January 10th, 2017
|01:41 am - Images of Nigeria & of Africa in general in SF&F|
In the past several months, I've read two novels set in Nigeria, one by a Nigerian living in the UK (Tade Thompson), and the other by someone whose parents moved to the US from Nigeria and who has repeatedly visited Nigeria (Nnedi Okorafor). Thompson's novel Rosewater is SF set in a near future Nigeria and which I decided to buy after a review by James Nicoll as well as (correct) assurance on his LJ that it wasn't too grim (although it was very far from an optimistic novel).
I'd heard many positive things about Nnedi Okorafor's writing for a number of years, after she won the World Fantasy Award and much acclaim for her novel Who Fears Death, but I didn't read it, and never plan to, because by all reports it's impressively grim and bleak, and that's remarkably far from my preference. I avoided her work for that reason, until last year's Hugo Awards, when her novella Binti was nominated, and won. It was brilliant and pleasantly non-bleak, and I happily voted for it. I was unaware that she had written other novels that I was willing to read, but recently ran into mention of her novel Akata Witch, because it has a sequel coming out sometime relatively soon.
I loved Akata Witch, in large part because it's both a very standard YA novel of the sort where a teen learns she can perform magic and begins studying it with several other teens that she becomes friends with. It's well written, fun, hits all the tropes quite well, but it is also set in Nigeria, that style of magic is Nigerian, and these facts are deeply woven into the fabric of the novel.
It's also fascinating and nifty for me to have a (small) data set of novels set in Nigeria, written by people who know this nation to some degree as an insider, and to see how they differ. The two versions of Nigeria in the two novels are very different, in large part because the protagonist of Rosewater used to be a petty criminal and has first hand experience with that nation's criminal subculture and with lethal vigilante justice, and the protagonist of Akata Witch is a middle class urban teen who has no contact with any of this.
Discussing these novels also reminds me of a prior post I made about novels written about non-white protagonists by people who and aren't members of that race, but in this case, I'm thinking about novels by people who are and aren't (to at least some degree) people who are part of a particular nation's culture. Although the author is white, South African author Charlie Human's two novels & Apocalypse Now Now & it's sequel Kill Baxter provide a very vivid sense of life in Capetown and other parts of South Africa, but it's more difficult for me to judge, because I haven't read novels set there by anyone else.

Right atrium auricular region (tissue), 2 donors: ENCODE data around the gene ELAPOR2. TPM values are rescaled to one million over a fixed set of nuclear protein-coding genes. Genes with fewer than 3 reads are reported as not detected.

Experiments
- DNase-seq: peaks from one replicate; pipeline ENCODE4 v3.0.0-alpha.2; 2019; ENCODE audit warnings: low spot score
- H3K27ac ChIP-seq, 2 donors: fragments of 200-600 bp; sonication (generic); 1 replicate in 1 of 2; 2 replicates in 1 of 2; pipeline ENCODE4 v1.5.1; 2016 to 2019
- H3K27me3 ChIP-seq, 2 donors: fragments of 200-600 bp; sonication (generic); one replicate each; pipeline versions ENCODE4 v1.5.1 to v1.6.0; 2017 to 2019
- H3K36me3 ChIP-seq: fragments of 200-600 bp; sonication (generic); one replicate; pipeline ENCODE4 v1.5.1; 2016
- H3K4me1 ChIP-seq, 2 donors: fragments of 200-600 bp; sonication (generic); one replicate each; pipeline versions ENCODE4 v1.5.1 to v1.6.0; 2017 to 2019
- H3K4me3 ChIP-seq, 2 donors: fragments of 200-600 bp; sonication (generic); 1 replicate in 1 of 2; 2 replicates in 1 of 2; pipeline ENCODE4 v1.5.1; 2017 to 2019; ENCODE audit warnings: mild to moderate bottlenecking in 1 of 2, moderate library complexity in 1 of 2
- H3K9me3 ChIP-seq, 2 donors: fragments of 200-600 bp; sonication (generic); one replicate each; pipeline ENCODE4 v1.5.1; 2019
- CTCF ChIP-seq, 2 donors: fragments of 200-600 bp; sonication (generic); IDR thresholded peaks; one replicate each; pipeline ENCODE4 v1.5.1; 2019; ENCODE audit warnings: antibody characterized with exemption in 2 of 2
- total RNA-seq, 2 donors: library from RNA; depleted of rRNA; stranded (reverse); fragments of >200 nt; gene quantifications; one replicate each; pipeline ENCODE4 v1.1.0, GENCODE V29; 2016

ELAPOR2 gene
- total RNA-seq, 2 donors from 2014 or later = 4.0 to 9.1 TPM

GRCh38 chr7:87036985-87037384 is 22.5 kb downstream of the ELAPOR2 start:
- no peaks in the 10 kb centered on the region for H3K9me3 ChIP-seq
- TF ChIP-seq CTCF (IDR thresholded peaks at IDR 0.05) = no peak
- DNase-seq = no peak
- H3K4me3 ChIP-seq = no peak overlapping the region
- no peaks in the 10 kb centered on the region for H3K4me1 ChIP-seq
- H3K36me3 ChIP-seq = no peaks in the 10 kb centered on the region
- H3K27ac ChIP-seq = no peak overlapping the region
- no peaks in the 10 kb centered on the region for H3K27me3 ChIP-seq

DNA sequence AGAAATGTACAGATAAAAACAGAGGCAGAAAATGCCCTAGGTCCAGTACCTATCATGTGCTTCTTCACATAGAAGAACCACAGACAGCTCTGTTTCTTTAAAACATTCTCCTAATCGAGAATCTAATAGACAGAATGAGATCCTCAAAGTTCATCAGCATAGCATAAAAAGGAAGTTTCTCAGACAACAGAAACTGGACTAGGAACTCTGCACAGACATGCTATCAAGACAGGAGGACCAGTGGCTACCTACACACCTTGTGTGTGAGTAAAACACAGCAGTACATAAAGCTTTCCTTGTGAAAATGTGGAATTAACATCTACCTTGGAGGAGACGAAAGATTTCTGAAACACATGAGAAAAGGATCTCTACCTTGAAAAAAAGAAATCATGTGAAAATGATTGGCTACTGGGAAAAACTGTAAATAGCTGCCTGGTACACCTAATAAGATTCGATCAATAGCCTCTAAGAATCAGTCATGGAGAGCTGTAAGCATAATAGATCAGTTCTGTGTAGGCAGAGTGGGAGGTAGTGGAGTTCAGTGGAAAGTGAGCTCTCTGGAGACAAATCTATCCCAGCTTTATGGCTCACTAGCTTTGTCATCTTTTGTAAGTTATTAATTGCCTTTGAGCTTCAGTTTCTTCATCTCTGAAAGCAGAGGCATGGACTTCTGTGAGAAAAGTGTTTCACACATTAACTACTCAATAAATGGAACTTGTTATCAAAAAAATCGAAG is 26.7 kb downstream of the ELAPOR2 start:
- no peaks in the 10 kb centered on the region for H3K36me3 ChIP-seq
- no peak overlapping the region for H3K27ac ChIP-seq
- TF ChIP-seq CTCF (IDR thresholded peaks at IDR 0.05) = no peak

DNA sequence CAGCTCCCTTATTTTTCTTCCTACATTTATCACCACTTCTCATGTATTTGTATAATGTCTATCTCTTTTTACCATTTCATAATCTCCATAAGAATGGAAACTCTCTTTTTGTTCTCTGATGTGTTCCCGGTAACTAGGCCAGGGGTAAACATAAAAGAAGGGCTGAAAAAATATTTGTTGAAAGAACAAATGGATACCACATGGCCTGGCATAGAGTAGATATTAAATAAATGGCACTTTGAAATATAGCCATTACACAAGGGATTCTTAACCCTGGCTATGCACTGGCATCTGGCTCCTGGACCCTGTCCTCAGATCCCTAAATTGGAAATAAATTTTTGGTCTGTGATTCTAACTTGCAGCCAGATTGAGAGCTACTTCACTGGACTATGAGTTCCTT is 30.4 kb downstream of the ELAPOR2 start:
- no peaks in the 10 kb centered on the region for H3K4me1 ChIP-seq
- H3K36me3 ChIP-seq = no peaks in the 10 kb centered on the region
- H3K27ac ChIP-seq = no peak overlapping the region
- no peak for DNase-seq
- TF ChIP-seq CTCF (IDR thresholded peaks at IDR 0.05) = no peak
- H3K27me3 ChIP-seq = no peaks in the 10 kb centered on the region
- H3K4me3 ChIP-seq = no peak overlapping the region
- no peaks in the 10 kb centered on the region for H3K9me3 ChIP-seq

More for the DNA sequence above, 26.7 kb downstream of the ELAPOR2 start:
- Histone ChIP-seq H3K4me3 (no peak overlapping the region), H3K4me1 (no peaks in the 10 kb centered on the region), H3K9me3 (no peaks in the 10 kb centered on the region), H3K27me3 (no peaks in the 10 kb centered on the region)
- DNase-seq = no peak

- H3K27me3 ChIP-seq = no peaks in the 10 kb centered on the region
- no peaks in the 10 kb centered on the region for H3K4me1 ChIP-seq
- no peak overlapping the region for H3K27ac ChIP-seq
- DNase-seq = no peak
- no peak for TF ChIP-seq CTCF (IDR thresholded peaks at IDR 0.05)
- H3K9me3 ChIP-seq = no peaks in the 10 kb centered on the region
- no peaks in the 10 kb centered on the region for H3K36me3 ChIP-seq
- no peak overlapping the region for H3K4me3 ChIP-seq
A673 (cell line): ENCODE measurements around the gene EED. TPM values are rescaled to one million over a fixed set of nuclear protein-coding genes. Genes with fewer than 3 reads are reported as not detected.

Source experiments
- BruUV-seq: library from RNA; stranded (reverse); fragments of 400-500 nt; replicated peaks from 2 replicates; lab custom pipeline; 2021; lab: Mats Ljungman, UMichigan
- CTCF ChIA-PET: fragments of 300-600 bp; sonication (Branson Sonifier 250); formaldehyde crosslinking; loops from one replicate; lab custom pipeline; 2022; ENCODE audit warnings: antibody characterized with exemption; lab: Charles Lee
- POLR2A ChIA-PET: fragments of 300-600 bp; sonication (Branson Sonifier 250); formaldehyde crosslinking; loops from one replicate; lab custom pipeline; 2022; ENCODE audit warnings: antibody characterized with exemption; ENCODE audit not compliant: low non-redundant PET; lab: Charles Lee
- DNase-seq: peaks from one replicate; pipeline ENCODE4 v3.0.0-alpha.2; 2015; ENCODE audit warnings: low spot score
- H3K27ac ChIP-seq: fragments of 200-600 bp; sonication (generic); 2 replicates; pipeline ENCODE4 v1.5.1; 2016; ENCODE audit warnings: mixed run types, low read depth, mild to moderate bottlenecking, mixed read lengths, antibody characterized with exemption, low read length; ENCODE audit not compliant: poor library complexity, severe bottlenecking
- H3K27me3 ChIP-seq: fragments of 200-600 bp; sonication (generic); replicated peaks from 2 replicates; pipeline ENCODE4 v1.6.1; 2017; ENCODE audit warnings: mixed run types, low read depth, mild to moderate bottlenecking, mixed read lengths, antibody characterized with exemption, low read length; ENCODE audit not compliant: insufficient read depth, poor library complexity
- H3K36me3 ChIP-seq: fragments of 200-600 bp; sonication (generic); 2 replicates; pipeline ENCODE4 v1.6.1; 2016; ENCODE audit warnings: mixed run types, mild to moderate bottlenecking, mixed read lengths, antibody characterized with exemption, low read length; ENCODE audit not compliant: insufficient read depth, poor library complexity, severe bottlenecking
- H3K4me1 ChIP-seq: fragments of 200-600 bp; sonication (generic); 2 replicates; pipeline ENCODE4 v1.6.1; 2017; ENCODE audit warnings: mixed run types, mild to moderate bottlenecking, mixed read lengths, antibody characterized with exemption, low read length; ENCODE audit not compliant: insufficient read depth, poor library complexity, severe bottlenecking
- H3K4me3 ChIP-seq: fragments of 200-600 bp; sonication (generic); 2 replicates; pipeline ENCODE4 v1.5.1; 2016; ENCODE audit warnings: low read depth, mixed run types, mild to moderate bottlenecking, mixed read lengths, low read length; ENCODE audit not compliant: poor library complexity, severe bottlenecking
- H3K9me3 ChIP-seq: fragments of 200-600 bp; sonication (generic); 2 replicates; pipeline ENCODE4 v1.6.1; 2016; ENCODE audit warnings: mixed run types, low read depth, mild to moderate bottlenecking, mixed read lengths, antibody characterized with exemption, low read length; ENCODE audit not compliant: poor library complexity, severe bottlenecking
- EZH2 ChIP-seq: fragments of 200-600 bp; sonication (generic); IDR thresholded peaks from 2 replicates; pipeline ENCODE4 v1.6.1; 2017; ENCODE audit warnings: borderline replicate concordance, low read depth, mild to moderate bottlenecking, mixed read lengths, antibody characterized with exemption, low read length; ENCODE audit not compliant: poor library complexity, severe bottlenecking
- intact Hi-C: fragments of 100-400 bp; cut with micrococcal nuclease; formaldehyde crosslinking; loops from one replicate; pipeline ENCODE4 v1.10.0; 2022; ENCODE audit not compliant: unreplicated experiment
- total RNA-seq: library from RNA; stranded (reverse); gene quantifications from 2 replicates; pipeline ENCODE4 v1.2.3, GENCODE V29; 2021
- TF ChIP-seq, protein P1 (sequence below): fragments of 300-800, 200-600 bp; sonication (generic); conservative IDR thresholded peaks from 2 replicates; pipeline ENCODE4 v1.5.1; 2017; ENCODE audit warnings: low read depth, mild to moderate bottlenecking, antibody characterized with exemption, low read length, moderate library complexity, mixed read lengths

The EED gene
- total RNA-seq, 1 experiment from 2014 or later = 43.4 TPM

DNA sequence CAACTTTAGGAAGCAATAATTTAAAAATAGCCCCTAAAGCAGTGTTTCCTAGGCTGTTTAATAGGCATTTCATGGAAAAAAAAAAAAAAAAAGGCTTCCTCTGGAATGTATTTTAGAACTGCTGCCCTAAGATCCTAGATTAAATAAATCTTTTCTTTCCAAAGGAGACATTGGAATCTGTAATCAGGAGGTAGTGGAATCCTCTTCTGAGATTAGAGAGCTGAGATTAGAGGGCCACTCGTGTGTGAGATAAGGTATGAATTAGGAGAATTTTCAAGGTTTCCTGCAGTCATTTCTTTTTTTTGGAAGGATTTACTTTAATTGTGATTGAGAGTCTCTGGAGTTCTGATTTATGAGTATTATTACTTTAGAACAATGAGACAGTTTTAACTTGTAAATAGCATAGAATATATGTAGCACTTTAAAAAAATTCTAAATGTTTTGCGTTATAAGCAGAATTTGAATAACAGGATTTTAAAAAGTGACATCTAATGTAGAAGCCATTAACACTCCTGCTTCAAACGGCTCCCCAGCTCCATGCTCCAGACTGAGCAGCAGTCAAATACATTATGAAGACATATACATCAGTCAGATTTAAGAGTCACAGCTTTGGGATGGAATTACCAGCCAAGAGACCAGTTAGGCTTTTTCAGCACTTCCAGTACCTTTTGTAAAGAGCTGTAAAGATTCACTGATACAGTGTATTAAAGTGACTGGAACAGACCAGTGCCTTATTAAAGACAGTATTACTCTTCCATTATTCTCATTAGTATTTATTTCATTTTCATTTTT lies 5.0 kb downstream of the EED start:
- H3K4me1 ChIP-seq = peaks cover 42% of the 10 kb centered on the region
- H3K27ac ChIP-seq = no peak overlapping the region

Prior to reading any of these novels, the best SF&F novels I'd read set in Africa were both by white residents of the UK, Evolution's Shore (published as Chaga in the UK) & it's sequel Kirinya, by Ian McDonald, and the Poseidon's Children trilogy by Alastair Reynolds. I think all of these books are excellent and I loved reading them (and very much hope that someday Ian McDonald finishes what looked to be another book in his series, since I can definitely see room for one), but they are very much novels written by outsiders. McDonald's novel has a white woman from the UK and her daughter as his protagonists, and Reynolds' novels are all set several centuries in the future in an Africa that doesn't resemble anyplace in our world all that much.
As with my previous post, there's a depth and a sense of culture and connection that I find in the novels by Tade Thompson, Nnedi Okorafor, and Charlie Human that I don't find in those by Ian McDonald or Alastair Reynolds, and also a different perspective on race in those by Thompson and Okorafor.
It sometime feels a bit odd to me to look at the far greater diversity now available in media while awaiting the incoming US government, but I highly recommend both Rosewater & Akata Witch.
Original post on Dreamwidth - there are comments there.
Current Mood: pleased